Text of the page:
---
title: 'MCMC I'
author: "James M. Flegal"
output:
ioslides_presentation:
smaller: yes
---
## Agenda
- Like Ordinary Monte Carlo (OMC), but better?
- SLLN and Markov chain CLT
- Variance estimation
- AR(1) example
- Metropolis-Hastings algorithm (with an exercise)
## Markov chain Monte Carlo
- A Markov chain is a dependent sequence of random variables $X_1, X_2, \dots$ or or random vectors $X_1, X_2, \dots$ having the property that the future is independent of the past given the present
- Conditional distribution of $X_{n+1}$ given $X_1, \dots, X_n$ depends only on $X_n$
- The Markov chain has **stationary transition probabilities** if the conditional distribution of $X_{n+1}$ given $X_n$ is the same for all $n$
+ Every Markov chain used in MCMC has this property
- The joint distribution of $X_1, \dots, X_n$ is determined by the initial distribution of the Markov chain and the transition probabilities
+ Marginal distribution of $X_1$
+ Conditional distribution of $X_{n+1}$ given $X_n$
## Markov chain Monte Carlo
- A scalar functional of a Markov chain is a time series, but not necessarily a Markov chain
- A Markov chain is **stationary** if its initial distribution is stationary
+ Different from having stationary transition probabilities
+ All chains used in MCMC have stationary transition probabilities, but none are exactly stationary
## Markov chain Monte Carlo
- To be (exactly) stationary, must start the chain with simulation from the equilibrium (invariant, stationary) distribution
- If chain is stationary, then every iterate $X_i$ has the same marginal distribution, which is the equilibrium distribution
- If chain is not stationary but has a unique equilibrium distribution, which includes chains used in MCMC, then the marginal distribution $X_i$ converges to the equilibrium distribution as $i \to \infty$
## Markov chain Monte Carlo
- Let $\pi$ be a probability distribution having support ${\cal X} \subseteq \mathbb{R}^{d}$, $d \ge 1$ we want to explore
- When i.i.d. observations are unavailable, a Markov chain with stationary distribution $\pi$ can be utilized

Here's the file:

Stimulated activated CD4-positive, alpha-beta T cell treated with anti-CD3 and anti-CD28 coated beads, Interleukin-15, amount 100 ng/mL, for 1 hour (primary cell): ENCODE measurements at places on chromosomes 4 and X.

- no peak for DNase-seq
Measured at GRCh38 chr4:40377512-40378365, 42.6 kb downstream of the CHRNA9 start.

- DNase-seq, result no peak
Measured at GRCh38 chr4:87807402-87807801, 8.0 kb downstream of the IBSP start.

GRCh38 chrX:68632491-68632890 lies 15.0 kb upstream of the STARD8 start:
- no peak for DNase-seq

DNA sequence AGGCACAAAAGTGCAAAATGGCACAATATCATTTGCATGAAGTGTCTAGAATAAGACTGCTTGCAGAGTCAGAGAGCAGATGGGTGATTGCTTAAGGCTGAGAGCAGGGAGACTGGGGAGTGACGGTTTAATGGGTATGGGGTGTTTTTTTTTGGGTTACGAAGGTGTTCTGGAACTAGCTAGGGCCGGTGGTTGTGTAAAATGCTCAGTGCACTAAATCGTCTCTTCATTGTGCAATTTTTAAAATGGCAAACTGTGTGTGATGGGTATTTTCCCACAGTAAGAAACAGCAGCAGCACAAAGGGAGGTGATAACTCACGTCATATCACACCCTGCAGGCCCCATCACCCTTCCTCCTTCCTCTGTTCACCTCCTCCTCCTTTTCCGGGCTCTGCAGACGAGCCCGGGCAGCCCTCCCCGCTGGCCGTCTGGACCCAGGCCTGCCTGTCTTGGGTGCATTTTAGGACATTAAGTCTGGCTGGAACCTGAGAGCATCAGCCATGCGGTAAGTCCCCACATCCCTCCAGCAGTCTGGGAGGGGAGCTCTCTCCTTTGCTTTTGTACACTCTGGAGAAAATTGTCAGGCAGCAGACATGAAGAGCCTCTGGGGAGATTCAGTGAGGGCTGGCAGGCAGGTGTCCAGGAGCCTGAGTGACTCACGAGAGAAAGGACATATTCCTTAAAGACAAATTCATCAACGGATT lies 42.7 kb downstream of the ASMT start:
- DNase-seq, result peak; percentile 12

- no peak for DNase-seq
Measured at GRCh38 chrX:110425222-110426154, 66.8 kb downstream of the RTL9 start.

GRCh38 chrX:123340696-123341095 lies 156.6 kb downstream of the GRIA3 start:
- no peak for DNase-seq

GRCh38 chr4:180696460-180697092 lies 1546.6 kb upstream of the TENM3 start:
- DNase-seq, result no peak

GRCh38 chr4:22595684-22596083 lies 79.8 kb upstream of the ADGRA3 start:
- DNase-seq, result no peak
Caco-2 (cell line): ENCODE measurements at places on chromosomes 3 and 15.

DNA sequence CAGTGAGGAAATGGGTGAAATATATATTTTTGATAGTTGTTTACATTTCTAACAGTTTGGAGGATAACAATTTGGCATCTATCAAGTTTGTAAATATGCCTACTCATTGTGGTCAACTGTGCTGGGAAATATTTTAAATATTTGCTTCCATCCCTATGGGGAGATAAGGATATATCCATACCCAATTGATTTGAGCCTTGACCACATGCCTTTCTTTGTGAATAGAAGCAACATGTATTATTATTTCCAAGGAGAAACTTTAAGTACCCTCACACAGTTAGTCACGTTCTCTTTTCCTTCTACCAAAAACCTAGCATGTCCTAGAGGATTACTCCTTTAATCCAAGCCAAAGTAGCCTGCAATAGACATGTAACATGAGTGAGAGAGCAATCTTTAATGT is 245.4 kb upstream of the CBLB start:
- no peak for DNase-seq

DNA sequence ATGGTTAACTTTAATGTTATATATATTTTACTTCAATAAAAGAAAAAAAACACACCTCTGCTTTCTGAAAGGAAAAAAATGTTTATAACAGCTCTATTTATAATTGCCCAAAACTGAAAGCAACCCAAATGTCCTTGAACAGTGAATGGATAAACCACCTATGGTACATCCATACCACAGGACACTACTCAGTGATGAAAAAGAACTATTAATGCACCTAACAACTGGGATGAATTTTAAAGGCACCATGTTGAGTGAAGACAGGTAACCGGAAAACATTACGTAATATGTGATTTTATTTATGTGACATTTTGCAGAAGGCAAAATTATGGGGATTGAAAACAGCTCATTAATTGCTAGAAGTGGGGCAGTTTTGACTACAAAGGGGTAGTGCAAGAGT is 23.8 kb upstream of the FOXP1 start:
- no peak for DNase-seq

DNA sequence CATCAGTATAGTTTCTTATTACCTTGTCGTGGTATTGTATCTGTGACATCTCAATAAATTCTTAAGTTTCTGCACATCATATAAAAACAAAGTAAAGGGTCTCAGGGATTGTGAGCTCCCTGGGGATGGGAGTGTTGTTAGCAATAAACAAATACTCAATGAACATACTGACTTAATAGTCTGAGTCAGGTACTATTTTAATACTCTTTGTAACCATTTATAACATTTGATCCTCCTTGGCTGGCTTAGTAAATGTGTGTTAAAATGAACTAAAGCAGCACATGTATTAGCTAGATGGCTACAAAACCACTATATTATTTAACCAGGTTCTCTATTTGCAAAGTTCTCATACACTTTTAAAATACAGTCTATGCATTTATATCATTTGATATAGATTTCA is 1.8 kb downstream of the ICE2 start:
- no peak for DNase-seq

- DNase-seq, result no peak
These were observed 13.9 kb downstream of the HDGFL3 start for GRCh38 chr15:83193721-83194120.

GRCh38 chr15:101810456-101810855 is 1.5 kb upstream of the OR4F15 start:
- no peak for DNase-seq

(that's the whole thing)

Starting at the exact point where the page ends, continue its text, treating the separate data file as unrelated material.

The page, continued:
- Summarize $\pi$ with expectations, quantiles, density plots ...
## Markov chain Monte Carlo
- Suppose $X_1, \dots, X_n$ are simulation from a Markov chain having a unique equilibrium distribution (say $\pi$), and suppose we want to know an expectation
\[
\mu_g = E [ g(X_i) ] = \int_{{\cal X}} g(x) \, \pi(dx)
\]
where the expectation is with respect to unique equilibrium distribution $\pi$
- If $E_{\pi} |g(X_i)| < \infty$, then
\[
\hat{\mu}_{n} = \frac{1}{n} \sum_{i=1}^{n} g(X_i) \stackrel{a.s.}{\rightarrow} \mu_g \quad \text{as } n \rightarrow \infty \; (SLLN).
\]
## Markov chain Monte Carlo
- The central limit theorem (CLT) for Markov chains says
\[
\sqrt{n} (\hat{\mu}_{n} - E_{\pi} g (X_i)) \to \text{N} (0, \sigma^{2}) \; ,
\]
where
\[
\sigma^{2} = \text{Var} g(X_i) + 2 \sum_{k = 1}^{\infty} \text{Cov} \left[ g(X_i), g(X_{i+k})\right]
\]
- CLT holds if $E_{\pi} |g (X_i) |^{2+\epsilon} < \infty$ and the Markov chain is geometrically ergodic
- Can estimate $\sigma^{2}$ in various ways
- Verifying such a mixing condition is generally very challenging
- Nevertheless, we expect the CLT to hold in practice when using a **smart** sampler
## Batch means
- In order to make MCMC practical, need a method to estimate the variance $\sigma^{2}$ in the CLT, then can proceed just like in OMC
- If $\hat{\sigma}^{2}$ is a consistent estimate of $\sigma^{2}$, then an asymptotic 95% confidence interval for $\mu_g$ is
\[
\hat{\mu}_{n} \pm 1.96 \frac{\hat{\sigma}}{\sqrt{n}}
\]
- The method of batch means estimates the asymptotic variance for a stationary time series
## Batch means
- Markov chain CLT says
\[
\hat{\mu}_{n} \approx \text{N} \left( \mu_g, \frac{\sigma^{2}}{n} \right)
\]
- Suppose $b$ evenly divides $n$ and we have the means
\[
\hat{\mu}_{b,k} = \frac{1}{b} \sum_{i=bk+1}^{bk+b} g(X_i)
\]
for $k = 1, \dots, a = n / b$
- Then each of these **batch means** satisfies (if $b$ is sufficiently large)
\[
\hat{\mu}_{b,k} \approx \text{N} \left( \mu_g, \frac{\sigma^{2}}{b} \right)
\]
## Batch means
- Thus empirical variance of the sequence of batch means
\[
\frac{1}{a} \sum_{k=1}^a \left( \hat{\mu}_{b,k} - \hat{\mu}_{n} \right)^2
\]
estimates $\sigma^{2}/b$
- And $b/n$ times this estimates $\sigma^{2} / n$, the asymptotic variance of $\hat{\mu}_{n}$
- Batch means can produce a strongly consistent estimator of $\sigma^{2}$ if $b \rightarrow \infty$ and $a \rightarrow \infty$ as $n \rightarrow \infty$
## Stopping rules
- Suppose $\epsilon>0$, then a **fixed-width stopping rule* terminates the simulation the first time half-width (or width) of a confidence interval is sufficiently small
- That is, simulate until
\[
1.96 \frac{\hat{\sigma}}{\sqrt{n}} < \epsilon .
\]
## Example: AR(1)
- Consider the Markov chain such that
\[
X_i = \rho X_{i-1} + \epsilon_i
\]
where $\epsilon_i \stackrel{iid}{\sim} N(0,1)$
+ Consider $X_1 = 0$, $\rho = .95$, and estimating $E_{\pi} X = 0$
+ Run until
\[
w_{n} = 2 z_{.975} \frac{ \hat{\sigma}}{ \sqrt{n} } \leq 0.2
\]
where $\hat{\sigma}$ is calculated using batch means
## Example: AR(1)
The following will provide an observation from the MC 1 step ahead
```{r}
ar1 <- function(m, rho, tau) {
rho*m + rnorm(1, 0, tau)
}
```
Next, we add to this function so that we can give it a Markov chain and the result will be p observations from the Markov chain
```{r}
ar1.gen <- function(mc, p, rho, tau, q=1) {
loc <- length(mc)
junk <- double(p)
mc <- append(mc, junk)
for(i in 1:p){
j <- i+loc-1
mc[(j+1)] <- ar1(mc[j], rho, tau)
}
return(mc)
}
```
## Example: AR(1)
```{r}